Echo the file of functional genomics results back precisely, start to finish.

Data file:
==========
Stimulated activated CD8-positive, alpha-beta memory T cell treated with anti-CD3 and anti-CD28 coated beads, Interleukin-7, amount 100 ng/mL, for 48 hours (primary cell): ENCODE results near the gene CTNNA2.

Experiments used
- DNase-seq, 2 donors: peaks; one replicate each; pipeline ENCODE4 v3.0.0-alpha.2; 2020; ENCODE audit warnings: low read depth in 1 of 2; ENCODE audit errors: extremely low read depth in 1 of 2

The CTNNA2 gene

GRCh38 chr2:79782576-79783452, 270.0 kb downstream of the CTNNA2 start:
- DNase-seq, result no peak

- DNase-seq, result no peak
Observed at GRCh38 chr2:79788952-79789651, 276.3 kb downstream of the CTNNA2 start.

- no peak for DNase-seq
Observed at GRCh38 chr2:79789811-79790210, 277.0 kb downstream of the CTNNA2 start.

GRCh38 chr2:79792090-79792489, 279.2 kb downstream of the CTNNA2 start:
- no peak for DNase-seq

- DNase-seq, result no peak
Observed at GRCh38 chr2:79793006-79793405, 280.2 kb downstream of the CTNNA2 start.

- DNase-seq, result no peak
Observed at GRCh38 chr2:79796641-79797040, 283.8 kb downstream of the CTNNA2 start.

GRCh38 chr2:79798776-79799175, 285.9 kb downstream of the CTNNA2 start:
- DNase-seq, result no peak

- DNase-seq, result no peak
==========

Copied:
Stimulated activated CD8-positive, alpha-beta memory T cell treated with anti-CD3 and anti-CD28 coated beads, Interleukin-7, amount 100 ng/mL, for 48 hours (primary cell): ENCODE results near the gene CTNNA2.

Experiments used
- DNase-seq, 2 donors: peaks; one replicate each; pipeline ENCODE4 v3.0.0-alpha.2; 2020; ENCODE audit warnings: low read depth in 1 of 2; ENCODE audit errors: extremely low read depth in 1 of 2

The CTNNA2 gene

GRCh38 chr2:79782576-79783452, 270.0 kb downstream of the CTNNA2 start:
- DNase-seq, result no peak

- DNase-seq, result no peak
Observed at GRCh38 chr2:79788952-79789651, 276.3 kb downstream of the CTNNA2 start.

- no peak for DNase-seq
Observed at GRCh38 chr2:79789811-79790210, 277.0 kb downstream of the CTNNA2 start.

GRCh38 chr2:79792090-79792489, 279.2 kb downstream of the CTNNA2 start:
- no peak for DNase-seq

- DNase-seq, result no peak
Observed at GRCh38 chr2:79793006-79793405, 280.2 kb downstream of the CTNNA2 start.

- DNase-seq, result no peak
Observed at GRCh38 chr2:79796641-79797040, 283.8 kb downstream of the CTNNA2 start.

GRCh38 chr2:79798776-79799175, 285.9 kb downstream of the CTNNA2 start:
- DNase-seq, result no peak

- DNase-seq, result no peak